• Goal: Changing careers. Sunk Cost: Staying in an unfulfilling career because of student loans incurred or industry tenure
  • Goal: Rebranding a business. Sunk Cost: Continuing with the old approach because of the work that’s been invested.
  • Goal: Switching majors. Sunk Cost: Finishing a degree because of the courses already completed.
  • Goal: Eat healthier. Sunk Cost: Eating the rest of the junk food in the house first.

The sunk cost fallacy can also hold you back from changing, switching, or altering your goals. Say your goal is to launch a podcast. You buy a microphone, you learn about the process, you conduct a few interviews….and then you come to find that you don’t enjoy interviewing as much as you thought, the technical process is frustrating, and you feel burdened rather than excited. Sunk costs can include the money spent on equipment, and the time spent learning a new platform. Perhaps you emotionally invested in the podcast by telling others about it.

Your best investment though, in the long run, is letting go of the podcast once you recognize that it’s no longer serving you or your goals. But that can be hard to do, especially if you feel like all your investments ‘were for nothing.’

What’s more, when you allow yourself to be limited by sunk costs, you may recognize what you’re doing…and do it anyways. That’s where cognitive dissonance comes in, and cognitive dissonance often comes with a hefty dose of guilt. When this happens, you’re not only stuck with the sunk cost of the initial investment, you’re continuing to put yourself into deeper emotional debt by hanging onto the guilt of the decision not to let go of that sunk cost.

Over time, the cost of the initial investment multiplies — and you’ll end up in far greater time, money, and emotional debt than if you’d walked away long ago. Put simply: the more you spend, the more you spend.

How to Overcome the Sunk Cost Fallacy

According to the Six Figures Under blog, “the magic of understanding sunk costs is that once a cost is sunk, it should have no bearing on future decisions” — and I couldn’t have worded it better myself.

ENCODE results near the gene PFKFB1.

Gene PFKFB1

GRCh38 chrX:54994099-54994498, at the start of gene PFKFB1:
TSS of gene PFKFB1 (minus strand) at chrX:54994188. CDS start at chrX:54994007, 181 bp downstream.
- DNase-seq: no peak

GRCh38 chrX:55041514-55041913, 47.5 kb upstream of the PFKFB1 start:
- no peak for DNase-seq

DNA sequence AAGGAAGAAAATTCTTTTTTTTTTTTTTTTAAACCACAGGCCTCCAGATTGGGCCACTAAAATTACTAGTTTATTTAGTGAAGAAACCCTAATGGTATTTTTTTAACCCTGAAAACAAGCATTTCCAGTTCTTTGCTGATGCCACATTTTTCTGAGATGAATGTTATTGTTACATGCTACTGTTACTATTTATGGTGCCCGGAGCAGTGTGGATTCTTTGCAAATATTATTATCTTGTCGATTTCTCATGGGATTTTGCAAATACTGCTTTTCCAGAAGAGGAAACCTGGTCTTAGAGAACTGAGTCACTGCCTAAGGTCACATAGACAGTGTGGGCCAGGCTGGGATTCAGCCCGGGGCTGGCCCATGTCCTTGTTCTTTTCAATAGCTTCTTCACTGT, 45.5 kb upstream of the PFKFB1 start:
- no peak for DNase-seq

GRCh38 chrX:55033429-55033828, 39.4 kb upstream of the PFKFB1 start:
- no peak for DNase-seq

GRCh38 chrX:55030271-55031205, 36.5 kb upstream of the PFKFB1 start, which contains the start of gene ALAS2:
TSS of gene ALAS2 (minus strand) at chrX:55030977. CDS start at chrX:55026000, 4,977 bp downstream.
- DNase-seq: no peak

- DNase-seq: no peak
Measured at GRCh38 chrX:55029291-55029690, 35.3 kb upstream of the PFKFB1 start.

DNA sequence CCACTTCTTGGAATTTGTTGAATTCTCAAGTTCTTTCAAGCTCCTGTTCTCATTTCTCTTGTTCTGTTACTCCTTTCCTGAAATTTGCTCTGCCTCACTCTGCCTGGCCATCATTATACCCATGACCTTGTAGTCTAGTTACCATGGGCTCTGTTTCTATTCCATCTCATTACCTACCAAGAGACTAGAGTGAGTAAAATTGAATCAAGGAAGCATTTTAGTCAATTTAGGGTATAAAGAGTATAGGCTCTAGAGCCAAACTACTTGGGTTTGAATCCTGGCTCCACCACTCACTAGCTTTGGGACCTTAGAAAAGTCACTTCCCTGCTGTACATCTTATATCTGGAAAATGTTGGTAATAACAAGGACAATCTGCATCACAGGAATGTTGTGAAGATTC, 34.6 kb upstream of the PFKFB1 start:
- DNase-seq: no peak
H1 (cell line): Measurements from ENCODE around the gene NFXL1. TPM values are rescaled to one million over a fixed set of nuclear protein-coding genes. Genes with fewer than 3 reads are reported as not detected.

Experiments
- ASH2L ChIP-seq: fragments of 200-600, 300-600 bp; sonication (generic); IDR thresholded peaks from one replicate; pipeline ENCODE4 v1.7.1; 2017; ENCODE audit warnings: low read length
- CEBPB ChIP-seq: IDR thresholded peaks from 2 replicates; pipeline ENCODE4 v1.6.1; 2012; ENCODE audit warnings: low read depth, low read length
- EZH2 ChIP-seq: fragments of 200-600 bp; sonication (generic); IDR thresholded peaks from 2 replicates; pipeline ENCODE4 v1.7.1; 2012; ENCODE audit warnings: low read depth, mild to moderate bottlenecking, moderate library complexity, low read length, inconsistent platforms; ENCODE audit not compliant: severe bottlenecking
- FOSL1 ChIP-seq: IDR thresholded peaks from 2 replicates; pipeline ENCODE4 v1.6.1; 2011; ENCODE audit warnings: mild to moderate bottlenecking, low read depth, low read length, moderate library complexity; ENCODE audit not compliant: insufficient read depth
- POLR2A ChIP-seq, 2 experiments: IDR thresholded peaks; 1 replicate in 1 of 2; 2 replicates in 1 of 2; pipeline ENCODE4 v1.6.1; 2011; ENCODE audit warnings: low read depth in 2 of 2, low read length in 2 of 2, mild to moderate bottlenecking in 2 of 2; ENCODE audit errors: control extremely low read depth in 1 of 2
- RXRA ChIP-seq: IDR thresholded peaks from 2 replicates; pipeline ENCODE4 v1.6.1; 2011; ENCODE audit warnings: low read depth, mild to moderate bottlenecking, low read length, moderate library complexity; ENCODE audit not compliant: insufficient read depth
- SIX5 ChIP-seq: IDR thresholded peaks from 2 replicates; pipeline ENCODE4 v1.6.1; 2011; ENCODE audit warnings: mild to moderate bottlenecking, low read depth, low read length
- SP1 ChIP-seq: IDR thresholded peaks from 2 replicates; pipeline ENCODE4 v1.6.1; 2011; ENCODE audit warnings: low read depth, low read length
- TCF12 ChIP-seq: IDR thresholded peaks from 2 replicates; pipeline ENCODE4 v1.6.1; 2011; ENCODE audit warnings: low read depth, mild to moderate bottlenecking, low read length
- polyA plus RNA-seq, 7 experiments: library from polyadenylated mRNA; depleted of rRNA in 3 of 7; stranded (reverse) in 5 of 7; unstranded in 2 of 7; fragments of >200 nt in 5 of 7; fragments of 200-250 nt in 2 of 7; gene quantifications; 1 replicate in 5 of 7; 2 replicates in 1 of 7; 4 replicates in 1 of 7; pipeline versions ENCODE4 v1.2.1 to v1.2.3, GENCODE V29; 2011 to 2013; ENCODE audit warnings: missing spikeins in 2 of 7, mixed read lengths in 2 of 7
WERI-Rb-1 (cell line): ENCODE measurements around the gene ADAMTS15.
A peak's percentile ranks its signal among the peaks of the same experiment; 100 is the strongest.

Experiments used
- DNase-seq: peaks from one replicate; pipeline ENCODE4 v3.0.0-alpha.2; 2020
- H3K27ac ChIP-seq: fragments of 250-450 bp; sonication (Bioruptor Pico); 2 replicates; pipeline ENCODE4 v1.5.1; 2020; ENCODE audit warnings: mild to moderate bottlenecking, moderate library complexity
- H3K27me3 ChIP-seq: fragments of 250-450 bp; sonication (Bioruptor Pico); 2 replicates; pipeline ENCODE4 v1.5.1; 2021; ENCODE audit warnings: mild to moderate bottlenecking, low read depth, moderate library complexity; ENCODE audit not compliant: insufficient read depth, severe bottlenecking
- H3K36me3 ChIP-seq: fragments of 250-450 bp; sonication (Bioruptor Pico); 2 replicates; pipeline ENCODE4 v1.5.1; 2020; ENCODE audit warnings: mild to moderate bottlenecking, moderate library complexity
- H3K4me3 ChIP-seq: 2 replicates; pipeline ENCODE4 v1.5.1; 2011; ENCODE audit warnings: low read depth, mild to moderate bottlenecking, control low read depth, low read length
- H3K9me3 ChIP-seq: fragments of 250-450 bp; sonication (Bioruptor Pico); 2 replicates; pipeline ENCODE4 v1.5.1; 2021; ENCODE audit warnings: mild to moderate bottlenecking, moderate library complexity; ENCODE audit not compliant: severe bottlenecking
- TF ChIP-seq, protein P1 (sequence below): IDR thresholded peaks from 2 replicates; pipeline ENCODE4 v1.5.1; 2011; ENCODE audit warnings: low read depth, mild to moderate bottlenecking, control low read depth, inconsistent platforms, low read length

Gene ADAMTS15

If you find yourself falling victim to this fallacy, here are four tips for moving forward:

  • Evaluate Your Earnings: Consider what you earned from the cost. That could include an experience you can use to make different choices in the future; a lesson that brings you new wisdom; or a better understanding of what you do or don’t need, like, or want. All of these ‘earnings’ can be used to help you make different choices in the future. Even if the cost is sunk, you can continue to reap the benefits of that investment, which might help you move on from the initial cost.
  • Let It Go: If only it were that easy, right? But if you’re grappling with a sunk cost, or even if you’ve recognized a pattern of cognitive dissonance, the best thing you can do is walk away from the sunk cost that’s holding you back from your goals. To help you let go, try writing down the ways in which you’re grateful for that expense, and why you’re grateful for letting it go. What new door will be opened? What emotional burden will be lifted? What time and mental space will become available?
  • Turn Inward: As yourself a few key questions to uncover the rationale behind your investment in a sunk cost. Try asking questions like, “What cost am I still holding on to that’s holding me back from reaching my goals?”, “How is this cost still serving me, or affecting me?”, “What could my reality become when I let go of this cost?”, and “What risk do I take by letting go of that cost, and moving forward? Is the risk greater than the reward?”
  • Focus on the Best-Case Scenario: When you step into the unknown, you never know how it will turn out. But when you remain bound to sunk costs that hold you back, you’ll never know what you’ll miss out on. Fear of the unknown can be a powerful force, so when you feel ready to let go of sunk costs, focus on the best-case outcome that the new opportunities you’re embracing will bring. They may not come true, or the outcome may exceed your wildest expectations. But the power of your mind is that what you think influences what you experience, so stay positive and embrace whatever comes your way.

The Bottom Line

Sunk costs have the power to hold you back from your goals and greatness — if you let them. Overcoming this fallacy requires staying focused on the future, not on the past. What’s spent is spent — either in time, money, or emotional investment. Let go of that cost, and look ahead at what you stand to earn by facing your goals free from the burdens of your past choices.